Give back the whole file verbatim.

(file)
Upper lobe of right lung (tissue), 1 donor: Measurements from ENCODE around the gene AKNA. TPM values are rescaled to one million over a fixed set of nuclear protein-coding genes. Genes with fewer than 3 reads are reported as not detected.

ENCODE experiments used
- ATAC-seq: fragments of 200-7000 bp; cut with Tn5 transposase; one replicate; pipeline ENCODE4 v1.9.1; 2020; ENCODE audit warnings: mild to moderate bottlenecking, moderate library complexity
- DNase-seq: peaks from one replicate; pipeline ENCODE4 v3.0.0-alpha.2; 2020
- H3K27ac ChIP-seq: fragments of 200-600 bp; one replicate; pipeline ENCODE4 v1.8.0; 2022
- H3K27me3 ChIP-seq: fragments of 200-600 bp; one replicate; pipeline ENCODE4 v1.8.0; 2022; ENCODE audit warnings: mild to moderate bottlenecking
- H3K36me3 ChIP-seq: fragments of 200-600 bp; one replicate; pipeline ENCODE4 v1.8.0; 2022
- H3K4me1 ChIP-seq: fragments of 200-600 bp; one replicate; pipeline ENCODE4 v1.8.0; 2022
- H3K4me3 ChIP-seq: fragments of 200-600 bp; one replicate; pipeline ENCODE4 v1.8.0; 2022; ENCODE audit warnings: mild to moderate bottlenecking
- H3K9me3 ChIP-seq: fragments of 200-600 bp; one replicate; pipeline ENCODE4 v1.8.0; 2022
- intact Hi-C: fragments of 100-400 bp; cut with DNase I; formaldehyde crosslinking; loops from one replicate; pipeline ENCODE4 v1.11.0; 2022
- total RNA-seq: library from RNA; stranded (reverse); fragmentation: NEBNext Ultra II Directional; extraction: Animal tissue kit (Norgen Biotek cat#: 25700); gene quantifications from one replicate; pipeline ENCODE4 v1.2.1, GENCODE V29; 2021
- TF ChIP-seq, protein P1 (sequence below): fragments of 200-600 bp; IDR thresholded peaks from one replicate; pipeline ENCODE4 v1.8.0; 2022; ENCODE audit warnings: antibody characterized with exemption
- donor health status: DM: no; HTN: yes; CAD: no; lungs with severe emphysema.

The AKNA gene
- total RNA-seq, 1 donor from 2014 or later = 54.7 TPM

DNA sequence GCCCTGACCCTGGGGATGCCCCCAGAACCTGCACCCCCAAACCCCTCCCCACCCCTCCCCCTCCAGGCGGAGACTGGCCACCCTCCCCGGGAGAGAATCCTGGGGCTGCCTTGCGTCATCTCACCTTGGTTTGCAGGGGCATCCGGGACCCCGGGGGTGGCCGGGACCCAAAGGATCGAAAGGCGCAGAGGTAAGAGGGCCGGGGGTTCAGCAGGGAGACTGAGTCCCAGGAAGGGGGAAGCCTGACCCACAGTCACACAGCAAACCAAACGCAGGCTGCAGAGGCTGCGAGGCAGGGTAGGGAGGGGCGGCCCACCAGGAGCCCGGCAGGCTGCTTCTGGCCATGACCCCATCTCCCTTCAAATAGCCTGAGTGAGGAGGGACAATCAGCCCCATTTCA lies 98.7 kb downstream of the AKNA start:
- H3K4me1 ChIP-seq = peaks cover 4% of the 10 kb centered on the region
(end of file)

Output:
Upper lobe of right lung (tissue), 1 donor: Measurements from ENCODE around the gene AKNA. TPM values are rescaled to one million over a fixed set of nuclear protein-coding genes. Genes with fewer than 3 reads are reported as not detected.

ENCODE experiments used
- ATAC-seq: fragments of 200-7000 bp; cut with Tn5 transposase; one replicate; pipeline ENCODE4 v1.9.1; 2020; ENCODE audit warnings: mild to moderate bottlenecking, moderate library complexity
- DNase-seq: peaks from one replicate; pipeline ENCODE4 v3.0.0-alpha.2; 2020
- H3K27ac ChIP-seq: fragments of 200-600 bp; one replicate; pipeline ENCODE4 v1.8.0; 2022
- H3K27me3 ChIP-seq: fragments of 200-600 bp; one replicate; pipeline ENCODE4 v1.8.0; 2022; ENCODE audit warnings: mild to moderate bottlenecking
- H3K36me3 ChIP-seq: fragments of 200-600 bp; one replicate; pipeline ENCODE4 v1.8.0; 2022
- H3K4me1 ChIP-seq: fragments of 200-600 bp; one replicate; pipeline ENCODE4 v1.8.0; 2022
- H3K4me3 ChIP-seq: fragments of 200-600 bp; one replicate; pipeline ENCODE4 v1.8.0; 2022; ENCODE audit warnings: mild to moderate bottlenecking
- H3K9me3 ChIP-seq: fragments of 200-600 bp; one replicate; pipeline ENCODE4 v1.8.0; 2022
- intact Hi-C: fragments of 100-400 bp; cut with DNase I; formaldehyde crosslinking; loops from one replicate; pipeline ENCODE4 v1.11.0; 2022
- total RNA-seq: library from RNA; stranded (reverse); fragmentation: NEBNext Ultra II Directional; extraction: Animal tissue kit (Norgen Biotek cat#: 25700); gene quantifications from one replicate; pipeline ENCODE4 v1.2.1, GENCODE V29; 2021
- TF ChIP-seq, protein P1 (sequence below): fragments of 200-600 bp; IDR thresholded peaks from one replicate; pipeline ENCODE4 v1.8.0; 2022; ENCODE audit warnings: antibody characterized with exemption
- donor health status: DM: no; HTN: yes; CAD: no; lungs with severe emphysema.

The AKNA gene
- total RNA-seq, 1 donor from 2014 or later = 54.7 TPM

DNA sequence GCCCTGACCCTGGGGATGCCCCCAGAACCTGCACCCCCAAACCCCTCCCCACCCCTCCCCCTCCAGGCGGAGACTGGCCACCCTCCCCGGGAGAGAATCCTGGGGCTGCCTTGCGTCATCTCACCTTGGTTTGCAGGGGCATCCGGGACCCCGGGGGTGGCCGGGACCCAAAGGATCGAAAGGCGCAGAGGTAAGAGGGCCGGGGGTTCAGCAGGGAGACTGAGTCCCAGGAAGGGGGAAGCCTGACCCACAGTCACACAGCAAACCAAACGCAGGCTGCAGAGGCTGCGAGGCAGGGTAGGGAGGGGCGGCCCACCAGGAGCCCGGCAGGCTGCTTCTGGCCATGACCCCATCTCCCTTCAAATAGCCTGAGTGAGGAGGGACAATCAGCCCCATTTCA lies 98.7 kb downstream of the AKNA start:
- H3K4me1 ChIP-seq = peaks cover 4% of the 10 kb centered on the region